Dwight D. Eisenhower: Last good Republican

Finding the last good Republican president was not hard in light of the moving 80th anniversary of the D-Day invasion on the beaches and by the cliffs of Normandy, France.

In military annals, the Allies storming Nazi-occupied France on June 6, 1944, went down as the most extraordinary land, air and seaborne invasion ever.

American, British and Canadian forces — more than 150,000 — stole ashore before the morning light and caught German generals by surprise.

Yet the Supreme Allied Commander caught my attention just as sharply. His name: Dwight D. Eisenhower, born a Kansas farm boy. On the eve of the invasion, he moved among the American soldiers and sailors, asking where they came from.

They had the “light of battle” in their eyes, said Eisenhower, recalling Shakespeare’s King Henry V visiting his men’s camp (in disguise) before leading the charge against Agincourt — in France.

This is the crux of his character: That night, Eisenhower wrote a note to history. If his audacious plan for D-Day should fail in high seas or lashing rain, the fault is “mine alone.”

The successful landing turned the tide of World War II.

Even more a testament to Eisenhower’s humanity shone when American soldiers first liberated a Nazi concentration camp in April 1945. The cruelty he encountered was so brutal that he felt he had to be history’s messenger.

Once again, he wrote a clear, crisp message, to Army Chief of Staff George Marshall, to bear witness:

“The things I saw beggar description. … The visual evidence and the verbal testimony of starvation, cruelty and bestiality were so overpowering as to leave me a bit sick. In one room, where they were piled up twenty or thirty naked men, killed by starvation, (General) George Patton would not even enter. He said he would get sick if he did so. I made the visit deliberately, in order to be in position to give first-hand evidence of these things if ever, in the future, there develops a tendency to charge these allegations merely to ‘propaganda.'”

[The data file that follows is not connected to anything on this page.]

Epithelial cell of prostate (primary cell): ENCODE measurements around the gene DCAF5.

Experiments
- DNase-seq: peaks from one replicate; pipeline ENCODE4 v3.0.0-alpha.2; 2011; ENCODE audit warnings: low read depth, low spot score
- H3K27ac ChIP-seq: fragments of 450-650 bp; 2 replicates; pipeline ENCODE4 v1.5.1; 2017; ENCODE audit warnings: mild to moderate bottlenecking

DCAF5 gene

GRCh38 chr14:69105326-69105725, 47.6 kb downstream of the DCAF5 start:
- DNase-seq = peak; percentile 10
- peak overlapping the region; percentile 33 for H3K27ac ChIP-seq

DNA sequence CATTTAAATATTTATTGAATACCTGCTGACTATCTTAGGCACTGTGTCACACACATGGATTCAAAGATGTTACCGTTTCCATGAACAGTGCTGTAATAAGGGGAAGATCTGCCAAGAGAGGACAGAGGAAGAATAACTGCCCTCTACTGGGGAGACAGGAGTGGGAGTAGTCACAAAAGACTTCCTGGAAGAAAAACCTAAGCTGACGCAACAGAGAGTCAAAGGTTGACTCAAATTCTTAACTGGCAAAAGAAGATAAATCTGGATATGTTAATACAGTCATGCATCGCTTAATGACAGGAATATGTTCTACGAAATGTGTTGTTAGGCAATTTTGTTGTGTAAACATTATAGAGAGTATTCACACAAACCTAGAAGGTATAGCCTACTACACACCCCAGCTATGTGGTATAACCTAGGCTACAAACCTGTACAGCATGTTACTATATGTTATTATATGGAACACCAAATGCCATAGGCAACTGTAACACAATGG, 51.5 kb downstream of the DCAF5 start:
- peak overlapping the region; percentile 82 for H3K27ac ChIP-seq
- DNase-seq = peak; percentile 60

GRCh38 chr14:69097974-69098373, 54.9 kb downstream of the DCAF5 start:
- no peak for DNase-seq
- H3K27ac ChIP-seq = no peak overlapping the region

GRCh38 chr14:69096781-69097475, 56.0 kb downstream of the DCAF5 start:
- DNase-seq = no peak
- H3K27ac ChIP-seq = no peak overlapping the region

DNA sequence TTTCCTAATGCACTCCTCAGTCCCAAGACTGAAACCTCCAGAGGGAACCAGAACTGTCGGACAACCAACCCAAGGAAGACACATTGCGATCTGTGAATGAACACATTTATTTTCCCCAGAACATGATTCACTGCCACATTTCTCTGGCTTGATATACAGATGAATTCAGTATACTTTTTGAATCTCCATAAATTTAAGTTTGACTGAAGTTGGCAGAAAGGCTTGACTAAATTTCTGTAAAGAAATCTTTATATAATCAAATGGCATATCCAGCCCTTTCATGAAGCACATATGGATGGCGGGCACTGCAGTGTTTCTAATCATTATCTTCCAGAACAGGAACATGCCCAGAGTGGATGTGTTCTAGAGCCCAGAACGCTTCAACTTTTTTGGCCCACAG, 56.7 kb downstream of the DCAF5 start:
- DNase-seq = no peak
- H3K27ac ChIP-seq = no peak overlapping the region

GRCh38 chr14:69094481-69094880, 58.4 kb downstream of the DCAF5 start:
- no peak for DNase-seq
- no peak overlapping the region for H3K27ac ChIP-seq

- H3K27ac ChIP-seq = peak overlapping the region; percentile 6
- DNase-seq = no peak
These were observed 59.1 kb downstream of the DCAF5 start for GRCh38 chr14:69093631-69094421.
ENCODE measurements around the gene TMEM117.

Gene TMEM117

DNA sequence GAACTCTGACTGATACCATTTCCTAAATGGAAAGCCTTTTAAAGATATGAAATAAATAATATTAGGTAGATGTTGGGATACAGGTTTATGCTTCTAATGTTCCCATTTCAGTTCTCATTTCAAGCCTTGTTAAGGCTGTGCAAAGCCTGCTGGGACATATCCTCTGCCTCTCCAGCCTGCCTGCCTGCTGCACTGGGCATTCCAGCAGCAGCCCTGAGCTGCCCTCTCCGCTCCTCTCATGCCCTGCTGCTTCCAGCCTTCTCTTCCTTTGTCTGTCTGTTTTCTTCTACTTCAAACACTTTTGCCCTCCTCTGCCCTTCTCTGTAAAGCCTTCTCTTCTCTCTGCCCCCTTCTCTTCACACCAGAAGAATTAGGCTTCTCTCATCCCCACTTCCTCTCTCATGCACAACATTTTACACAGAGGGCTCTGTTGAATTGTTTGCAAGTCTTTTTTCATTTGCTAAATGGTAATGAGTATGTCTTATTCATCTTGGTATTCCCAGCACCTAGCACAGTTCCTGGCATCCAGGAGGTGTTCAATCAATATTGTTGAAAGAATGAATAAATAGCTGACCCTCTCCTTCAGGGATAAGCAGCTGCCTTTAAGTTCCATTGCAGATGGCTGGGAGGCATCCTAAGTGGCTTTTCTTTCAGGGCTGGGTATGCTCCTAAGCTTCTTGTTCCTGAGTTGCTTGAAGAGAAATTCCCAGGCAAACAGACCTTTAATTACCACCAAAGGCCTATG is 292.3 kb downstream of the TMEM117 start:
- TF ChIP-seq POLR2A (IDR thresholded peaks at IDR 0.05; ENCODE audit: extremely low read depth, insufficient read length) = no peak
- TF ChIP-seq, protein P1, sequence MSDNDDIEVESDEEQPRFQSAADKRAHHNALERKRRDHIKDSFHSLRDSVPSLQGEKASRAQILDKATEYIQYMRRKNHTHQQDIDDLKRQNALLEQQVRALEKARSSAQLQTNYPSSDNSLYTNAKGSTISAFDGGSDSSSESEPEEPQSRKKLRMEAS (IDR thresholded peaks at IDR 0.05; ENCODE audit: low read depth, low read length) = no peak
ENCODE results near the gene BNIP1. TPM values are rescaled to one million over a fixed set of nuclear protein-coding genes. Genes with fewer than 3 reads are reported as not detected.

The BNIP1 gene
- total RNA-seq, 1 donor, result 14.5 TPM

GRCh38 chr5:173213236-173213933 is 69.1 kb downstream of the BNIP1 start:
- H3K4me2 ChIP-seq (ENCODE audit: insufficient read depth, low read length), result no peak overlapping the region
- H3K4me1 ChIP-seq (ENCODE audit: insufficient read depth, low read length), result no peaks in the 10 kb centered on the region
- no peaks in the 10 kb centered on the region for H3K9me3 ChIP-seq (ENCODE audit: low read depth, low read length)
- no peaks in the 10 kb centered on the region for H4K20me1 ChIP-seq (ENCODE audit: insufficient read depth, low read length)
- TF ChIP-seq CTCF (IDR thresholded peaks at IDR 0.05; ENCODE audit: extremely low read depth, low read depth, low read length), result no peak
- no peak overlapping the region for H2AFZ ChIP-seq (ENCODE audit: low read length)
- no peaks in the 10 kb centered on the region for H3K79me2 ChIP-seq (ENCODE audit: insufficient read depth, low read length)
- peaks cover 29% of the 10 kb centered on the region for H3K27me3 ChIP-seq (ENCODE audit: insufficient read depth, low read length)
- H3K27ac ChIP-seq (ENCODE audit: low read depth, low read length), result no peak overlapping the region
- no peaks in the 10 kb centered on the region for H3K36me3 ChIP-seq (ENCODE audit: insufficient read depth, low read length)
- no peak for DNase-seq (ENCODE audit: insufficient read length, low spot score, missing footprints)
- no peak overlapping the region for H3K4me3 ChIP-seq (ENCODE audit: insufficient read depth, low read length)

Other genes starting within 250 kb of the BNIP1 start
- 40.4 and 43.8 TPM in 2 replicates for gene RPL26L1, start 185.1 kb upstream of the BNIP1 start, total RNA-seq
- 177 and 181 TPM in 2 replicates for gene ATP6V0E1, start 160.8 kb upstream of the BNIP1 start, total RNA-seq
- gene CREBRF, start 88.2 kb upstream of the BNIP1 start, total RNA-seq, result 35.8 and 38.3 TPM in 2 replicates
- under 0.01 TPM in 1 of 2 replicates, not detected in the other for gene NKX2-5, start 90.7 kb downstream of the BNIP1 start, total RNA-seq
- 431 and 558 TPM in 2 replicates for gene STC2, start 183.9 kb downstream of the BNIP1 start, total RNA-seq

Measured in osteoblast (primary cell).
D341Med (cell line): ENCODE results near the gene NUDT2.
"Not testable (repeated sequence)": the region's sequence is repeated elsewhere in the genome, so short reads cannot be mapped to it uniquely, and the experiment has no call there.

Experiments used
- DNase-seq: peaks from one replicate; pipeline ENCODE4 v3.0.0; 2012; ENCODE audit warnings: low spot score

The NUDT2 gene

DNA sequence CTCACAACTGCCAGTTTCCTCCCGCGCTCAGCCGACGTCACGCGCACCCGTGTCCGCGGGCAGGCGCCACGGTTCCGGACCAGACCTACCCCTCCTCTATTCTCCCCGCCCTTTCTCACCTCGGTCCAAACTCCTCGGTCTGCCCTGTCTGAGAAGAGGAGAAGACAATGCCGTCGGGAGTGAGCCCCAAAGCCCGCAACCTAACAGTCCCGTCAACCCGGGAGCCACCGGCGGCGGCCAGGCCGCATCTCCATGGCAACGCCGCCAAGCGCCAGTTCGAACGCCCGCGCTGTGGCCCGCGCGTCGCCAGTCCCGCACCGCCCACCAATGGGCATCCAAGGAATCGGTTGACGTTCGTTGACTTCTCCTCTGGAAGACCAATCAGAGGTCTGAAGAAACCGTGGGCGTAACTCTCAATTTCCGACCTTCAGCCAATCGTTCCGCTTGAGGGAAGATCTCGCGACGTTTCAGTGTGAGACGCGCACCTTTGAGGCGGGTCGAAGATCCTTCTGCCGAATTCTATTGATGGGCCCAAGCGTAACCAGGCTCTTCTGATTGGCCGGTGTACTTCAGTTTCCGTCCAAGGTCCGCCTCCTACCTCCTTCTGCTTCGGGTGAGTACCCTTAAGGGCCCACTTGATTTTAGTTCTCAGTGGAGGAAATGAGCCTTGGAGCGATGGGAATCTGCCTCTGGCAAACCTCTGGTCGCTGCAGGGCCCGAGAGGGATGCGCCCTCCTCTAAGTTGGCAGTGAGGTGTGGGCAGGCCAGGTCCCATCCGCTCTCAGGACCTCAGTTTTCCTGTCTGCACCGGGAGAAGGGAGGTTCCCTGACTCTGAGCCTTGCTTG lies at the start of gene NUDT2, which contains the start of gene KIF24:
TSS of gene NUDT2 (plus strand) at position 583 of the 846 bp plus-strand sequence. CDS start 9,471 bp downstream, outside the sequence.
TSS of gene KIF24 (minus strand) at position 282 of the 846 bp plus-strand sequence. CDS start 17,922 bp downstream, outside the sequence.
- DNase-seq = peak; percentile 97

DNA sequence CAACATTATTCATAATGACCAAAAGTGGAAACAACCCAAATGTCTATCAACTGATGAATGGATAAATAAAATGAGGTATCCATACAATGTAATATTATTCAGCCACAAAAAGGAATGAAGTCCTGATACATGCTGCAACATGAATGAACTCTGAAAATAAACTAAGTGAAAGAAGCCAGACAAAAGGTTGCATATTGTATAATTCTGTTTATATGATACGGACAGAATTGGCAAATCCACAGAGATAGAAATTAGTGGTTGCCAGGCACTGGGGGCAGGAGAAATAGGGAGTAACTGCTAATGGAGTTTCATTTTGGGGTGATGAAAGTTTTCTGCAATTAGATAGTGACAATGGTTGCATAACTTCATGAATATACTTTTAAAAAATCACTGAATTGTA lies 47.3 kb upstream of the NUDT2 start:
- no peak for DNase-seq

Alert to how quickly the crimes against humanity could be covered up, Eisenhower pressed Marshall, members of Congress, war correspondents and German villagers to tour the camp’s human wreckage so they would see what Hitler’s Third Reich had done.

These moments of greatness and truth are utterly out of reach for a Republican running for president today.

President for most of the 1950s, Eisenhower had no need to be the center of the news cycle. In his 60s, he played golf and more golf. But he conveyed the sense that he was, well, in command.

The old warrior did not inspire the partisan loyalty or wrath of today’s political wars. “He was just there,” some said.

A Cold Warrior no doubt he was, to extremes that led to tacit consent to the assassination of an African socialist leader, clearing way for a Congolese despot, Joseph-Desire Mobutu (later Mobutu Sese Seko.) Eisenhower had the Dulles brothers — the dullest brothers, Allen and John Foster — as advisors on foreign policy, a poor choice.

The post-war 1950s enforced a culture of convention and the McCarthy crusade against communism. Yet it also saw the stirring of the civil rights movement when Rosa Parks refused to move to the back of the bus in Montgomery, Alabama.

In his 1961 farewell address, Eisenhower soberly warned of the military-industrial complex. As president of the leading nuclear power, he wished he could say “a lasting peace is in sight.”

The last good Republican president wisely told us this:

“Every gun that is made, every warship launched, every rocket fired signifies … a theft from those who hunger and are not fed, those who are cold and are not clothed.”

Thanks, Ike.


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